Germany's foreign trade surplus widened to €18.3 billion in August after narrowing to a upwardly revised €15.9 billion in July, after calendar and seasonal adjustments, provisional data from the Federal Statistical Office showed.
On an adjusted basis, exports edged down 0.1% to €110.3 billion from the previous month, while imports dropped 2.7% to €92.0 billion.
Germany's unadjusted trade surplus climbed to €17.2 billion in August from €16.5 billion in the previous month, as exports increased on a yearly basis by 2.2% to €105.2 billion while imports went up by an annual 6.2% to €88.1 billion.
In the first eight months of 2018, the unadjusted trade surplus stood at €155.9 billion, down from €160.1 billion in the year-ago period.
In August, the country's exports to European Union member states increased by 1.2% from the prior-year period to €59.3 billion, while imports rose 5.2% to €48.3 billion. August exports to countries outside the EU went up by 3.5% to €45.9 billion, while imports climbed 7.2% to €39.7 billion.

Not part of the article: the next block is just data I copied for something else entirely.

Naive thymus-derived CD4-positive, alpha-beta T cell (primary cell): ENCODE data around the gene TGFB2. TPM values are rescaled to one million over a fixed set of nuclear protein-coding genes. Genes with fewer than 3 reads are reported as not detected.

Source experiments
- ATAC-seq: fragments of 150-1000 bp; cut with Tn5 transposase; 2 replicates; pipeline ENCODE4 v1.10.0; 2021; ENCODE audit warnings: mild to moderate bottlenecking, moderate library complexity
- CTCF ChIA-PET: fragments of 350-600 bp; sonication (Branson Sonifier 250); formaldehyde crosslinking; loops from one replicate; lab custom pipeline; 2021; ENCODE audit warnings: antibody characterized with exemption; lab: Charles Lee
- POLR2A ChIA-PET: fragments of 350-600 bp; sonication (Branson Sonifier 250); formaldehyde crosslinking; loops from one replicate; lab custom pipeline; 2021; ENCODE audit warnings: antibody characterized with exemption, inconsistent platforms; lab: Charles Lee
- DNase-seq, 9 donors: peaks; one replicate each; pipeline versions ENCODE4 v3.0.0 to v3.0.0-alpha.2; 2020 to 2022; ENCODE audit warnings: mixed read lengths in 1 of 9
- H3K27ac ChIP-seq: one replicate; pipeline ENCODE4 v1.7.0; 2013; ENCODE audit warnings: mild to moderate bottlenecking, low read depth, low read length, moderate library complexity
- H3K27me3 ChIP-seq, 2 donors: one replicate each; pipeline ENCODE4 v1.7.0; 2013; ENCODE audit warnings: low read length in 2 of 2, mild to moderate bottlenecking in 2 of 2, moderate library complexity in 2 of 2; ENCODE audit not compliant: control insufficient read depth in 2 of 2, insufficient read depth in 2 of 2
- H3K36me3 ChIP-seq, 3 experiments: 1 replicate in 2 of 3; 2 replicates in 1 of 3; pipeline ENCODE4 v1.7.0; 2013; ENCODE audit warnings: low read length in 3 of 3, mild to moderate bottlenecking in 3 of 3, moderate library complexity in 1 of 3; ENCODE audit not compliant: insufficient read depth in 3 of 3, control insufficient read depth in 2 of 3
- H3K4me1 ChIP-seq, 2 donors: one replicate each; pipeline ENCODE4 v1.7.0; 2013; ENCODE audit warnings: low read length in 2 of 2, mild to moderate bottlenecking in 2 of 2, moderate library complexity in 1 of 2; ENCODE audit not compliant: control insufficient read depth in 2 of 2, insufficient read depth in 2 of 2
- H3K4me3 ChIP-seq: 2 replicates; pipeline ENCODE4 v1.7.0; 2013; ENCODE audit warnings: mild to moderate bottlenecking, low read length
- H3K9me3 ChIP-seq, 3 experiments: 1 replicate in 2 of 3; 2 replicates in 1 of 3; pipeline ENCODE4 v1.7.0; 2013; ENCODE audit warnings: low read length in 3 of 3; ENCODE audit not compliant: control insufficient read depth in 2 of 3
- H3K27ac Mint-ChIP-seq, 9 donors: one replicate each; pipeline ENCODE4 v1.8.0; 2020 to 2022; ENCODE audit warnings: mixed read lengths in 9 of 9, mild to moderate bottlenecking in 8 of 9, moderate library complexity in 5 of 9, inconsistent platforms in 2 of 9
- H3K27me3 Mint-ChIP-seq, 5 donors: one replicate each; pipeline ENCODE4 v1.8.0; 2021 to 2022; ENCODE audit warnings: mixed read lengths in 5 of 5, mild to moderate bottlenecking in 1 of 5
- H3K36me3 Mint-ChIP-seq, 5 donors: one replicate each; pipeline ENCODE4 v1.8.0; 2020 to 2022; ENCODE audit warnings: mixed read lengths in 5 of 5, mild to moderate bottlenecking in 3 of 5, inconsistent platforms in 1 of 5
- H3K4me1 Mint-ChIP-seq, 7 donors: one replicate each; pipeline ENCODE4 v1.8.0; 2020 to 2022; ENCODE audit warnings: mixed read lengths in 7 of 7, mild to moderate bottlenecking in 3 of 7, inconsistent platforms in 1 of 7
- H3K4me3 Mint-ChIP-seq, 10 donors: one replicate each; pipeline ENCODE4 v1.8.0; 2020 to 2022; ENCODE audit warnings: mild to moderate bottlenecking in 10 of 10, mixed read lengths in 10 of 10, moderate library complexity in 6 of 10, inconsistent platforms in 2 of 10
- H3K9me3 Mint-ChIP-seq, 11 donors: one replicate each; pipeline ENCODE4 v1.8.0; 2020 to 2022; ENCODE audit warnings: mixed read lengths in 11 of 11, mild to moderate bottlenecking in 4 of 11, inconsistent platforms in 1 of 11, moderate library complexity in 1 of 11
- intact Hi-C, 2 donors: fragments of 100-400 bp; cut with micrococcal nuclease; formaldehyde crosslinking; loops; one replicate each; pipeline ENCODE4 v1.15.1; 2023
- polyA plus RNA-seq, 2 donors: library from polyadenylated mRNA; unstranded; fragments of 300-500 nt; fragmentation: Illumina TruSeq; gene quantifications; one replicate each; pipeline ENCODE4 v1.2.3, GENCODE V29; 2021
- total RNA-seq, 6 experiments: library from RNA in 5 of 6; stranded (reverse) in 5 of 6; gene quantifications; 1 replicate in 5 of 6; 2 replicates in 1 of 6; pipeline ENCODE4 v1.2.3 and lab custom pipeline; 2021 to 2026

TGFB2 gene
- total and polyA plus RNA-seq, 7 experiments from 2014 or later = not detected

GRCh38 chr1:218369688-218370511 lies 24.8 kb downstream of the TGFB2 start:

Germany's current account surplus was at €15.3 billion in August, up from €15.1 billion in July, and down from €17.8 billion in the year-ago period, according to provisional data from the Deutsche Bundesbank.
"August trade data is no game changer. After a disappointing industrial report, trade data brought little relief," said Carsten Brzeski, chief economist at ING Germany. "Looking at the bigger picture, the ongoing trade tensions have not led to any structural changes in the German export sector."
Brzeski, however, noted a "pre-Brexit effect" amid the U.K.'s falling importance as an export partner, accounting for only 6% of all German exports, while the U.S. remains the country's most important export destination, followed by France, the Netherlands and China.